We initially started the beta version within a project, but then we separated the companies. Adarsh and I realised that Kommunicate has immense market potential, and we went on to start a new company to automate customer support. 

YC - Can you brief on your team, customer base and sales cycle?

Devashish - We are a team of 30 at present. We are planning to increase it next year with a projected employee strength of around 50. We are also looking to raise our funding to 1-1.5 million. Kommunicate is now bootstrapped, with around 600 paying customers. 

The companies who are into the b2b space, and who have a large number of users are the ones using Kommunicate. The hybrid customer interface using chatbots and customer support agents allow them to maintain easy customer support. The bot keeps learning, making it easier for the future. Our customers are mainly from the US.

Our sales cycle is like 30 to 45 days. We follow product lead growth. A free trial customer can come to the website, try the product for free for the first 30 days. They can do the trial and then buy directly from the platform. 90% of our sales happen directly through the website, even without our sales team getting involved. They try the product and buy it directly, usually within 45 days after signing up.

YC - What is that one thing that keeps you going? Also, what will be your suggestions to the budding entrepreneurs out there?

Devashish - I have always believed in ,

“You can’t fail unless you quit.

It has always kept me going. I chose to have the required experience before pursuing my dream, but don't necessarily urge others to follow the same. Even if a person who lacks experience pursues entrepreneurship, it is fine if they have the confidence. 

“Confidence and the awareness of what one is doing is the key”.

To believe in oneself and take necessary actions at the right time is very important. One should find opportunities in circumstances where others see hurdles to be a successful entrepreneur. Timing is also crucial, as the right decision taken at the wrong time shall not serve its purpose. 

YC - What are the three learnings from your entrepreneurial journey that you would like to share with our readers?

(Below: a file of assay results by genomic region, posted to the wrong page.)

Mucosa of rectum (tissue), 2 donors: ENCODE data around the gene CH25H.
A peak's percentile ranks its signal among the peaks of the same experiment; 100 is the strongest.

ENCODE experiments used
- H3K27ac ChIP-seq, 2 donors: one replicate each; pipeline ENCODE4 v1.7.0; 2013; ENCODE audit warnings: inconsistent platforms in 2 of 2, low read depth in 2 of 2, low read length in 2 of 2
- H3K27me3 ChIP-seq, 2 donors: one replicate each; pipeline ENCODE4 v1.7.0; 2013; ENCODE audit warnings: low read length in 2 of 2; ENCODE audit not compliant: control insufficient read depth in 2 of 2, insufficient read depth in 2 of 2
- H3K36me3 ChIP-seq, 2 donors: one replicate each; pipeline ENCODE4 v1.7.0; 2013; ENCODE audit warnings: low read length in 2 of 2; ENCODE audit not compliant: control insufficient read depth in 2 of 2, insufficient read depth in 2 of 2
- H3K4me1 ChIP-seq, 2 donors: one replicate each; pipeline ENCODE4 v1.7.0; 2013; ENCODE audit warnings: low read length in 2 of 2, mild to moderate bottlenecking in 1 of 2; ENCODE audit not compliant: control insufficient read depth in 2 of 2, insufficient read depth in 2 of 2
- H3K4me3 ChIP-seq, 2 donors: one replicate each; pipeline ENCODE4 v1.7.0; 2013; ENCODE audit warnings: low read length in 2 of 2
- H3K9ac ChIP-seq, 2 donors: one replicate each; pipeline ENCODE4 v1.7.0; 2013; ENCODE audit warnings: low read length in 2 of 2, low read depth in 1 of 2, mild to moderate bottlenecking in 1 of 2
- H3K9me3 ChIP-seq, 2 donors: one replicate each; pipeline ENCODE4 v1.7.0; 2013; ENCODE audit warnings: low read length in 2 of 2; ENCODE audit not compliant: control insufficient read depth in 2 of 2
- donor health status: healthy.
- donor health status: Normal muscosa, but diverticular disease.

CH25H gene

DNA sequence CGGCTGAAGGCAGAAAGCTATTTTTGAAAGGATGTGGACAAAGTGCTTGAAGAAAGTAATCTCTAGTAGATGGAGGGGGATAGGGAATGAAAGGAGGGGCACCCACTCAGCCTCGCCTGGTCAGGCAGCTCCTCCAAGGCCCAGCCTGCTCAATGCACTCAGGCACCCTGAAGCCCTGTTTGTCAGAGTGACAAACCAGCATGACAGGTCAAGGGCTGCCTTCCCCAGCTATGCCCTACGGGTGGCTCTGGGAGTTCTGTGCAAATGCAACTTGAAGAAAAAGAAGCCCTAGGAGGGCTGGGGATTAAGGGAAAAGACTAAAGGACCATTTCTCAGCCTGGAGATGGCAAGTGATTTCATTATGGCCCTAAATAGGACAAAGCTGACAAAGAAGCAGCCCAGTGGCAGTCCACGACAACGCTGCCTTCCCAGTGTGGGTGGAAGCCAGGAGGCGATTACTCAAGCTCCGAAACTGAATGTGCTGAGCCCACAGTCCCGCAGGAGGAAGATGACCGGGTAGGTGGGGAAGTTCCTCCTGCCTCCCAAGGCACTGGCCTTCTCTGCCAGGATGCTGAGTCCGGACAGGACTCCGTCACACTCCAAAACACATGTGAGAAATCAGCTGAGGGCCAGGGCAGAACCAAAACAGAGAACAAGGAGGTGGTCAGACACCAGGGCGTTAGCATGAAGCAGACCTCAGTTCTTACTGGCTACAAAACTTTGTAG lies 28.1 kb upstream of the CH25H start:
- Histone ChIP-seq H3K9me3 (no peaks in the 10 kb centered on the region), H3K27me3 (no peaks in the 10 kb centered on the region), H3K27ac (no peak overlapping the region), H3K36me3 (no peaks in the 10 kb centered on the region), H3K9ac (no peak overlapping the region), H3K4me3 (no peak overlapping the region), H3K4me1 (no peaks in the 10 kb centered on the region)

Devashish - I have done things right and have equally committed mistakes throughout my entrepreneurial journey. However, I wish to share a few thoughts. 

1.   Management of the capital. The initial phase of our journey had us bootstrapping, and we realised the importance of having ample financial reserves. Even during the pandemic, we were short of money, and these times were a reminder for us to ensure enough capital in the bank account throughout the year.

2.  Investment in human resources. We used to compromise quality at times in human resources. Compromises will not last as there is a limit to educating people on things. The quality of our resources matters, and there should not be any compromise on the people we choose.

3.  The product design. We pay much attention to the product design, and this we learnt in Applozic. We even hired people to ensure quality on building the initial product. That helped us in making a product self-sell. We are confident to open our product to people to try it out. We are more design-focused than technology-focused.

YC - What is the key to a successful SaaS startup?

Devashish - 

1.  Recurring revenue - The basic understanding of the various metrics used in the SaaS is most important. For example, in SaaS, 'recurring revenue' is more important than one-time revenue. The success of any entrepreneurship depends on a deep and broad understanding of the domain. 

2.  Target audience. Some companies focus more on customer accumulation than customer retention. No matter how fast you are in acquiring customers, you are not succeeding unless you retain them. You should ensure that you are getting the right customers or the target audience. Their use case should match your product usage. Understanding the core use case of the product is very much important.

3.   Feedback - Once you find the right customer, it is essential to stay in touch with the customer. We follow the use case of a customer and receive regular feedback. This helps us to understand their present use cases better, and adapt to the new use cases of customers. 

It has been wonderful hearing you. Thank you and best wishes for the journey ahead. Hope to see people globally communicating with Kommunicate.

We'll meet again for more stories! 

Thank you for reading.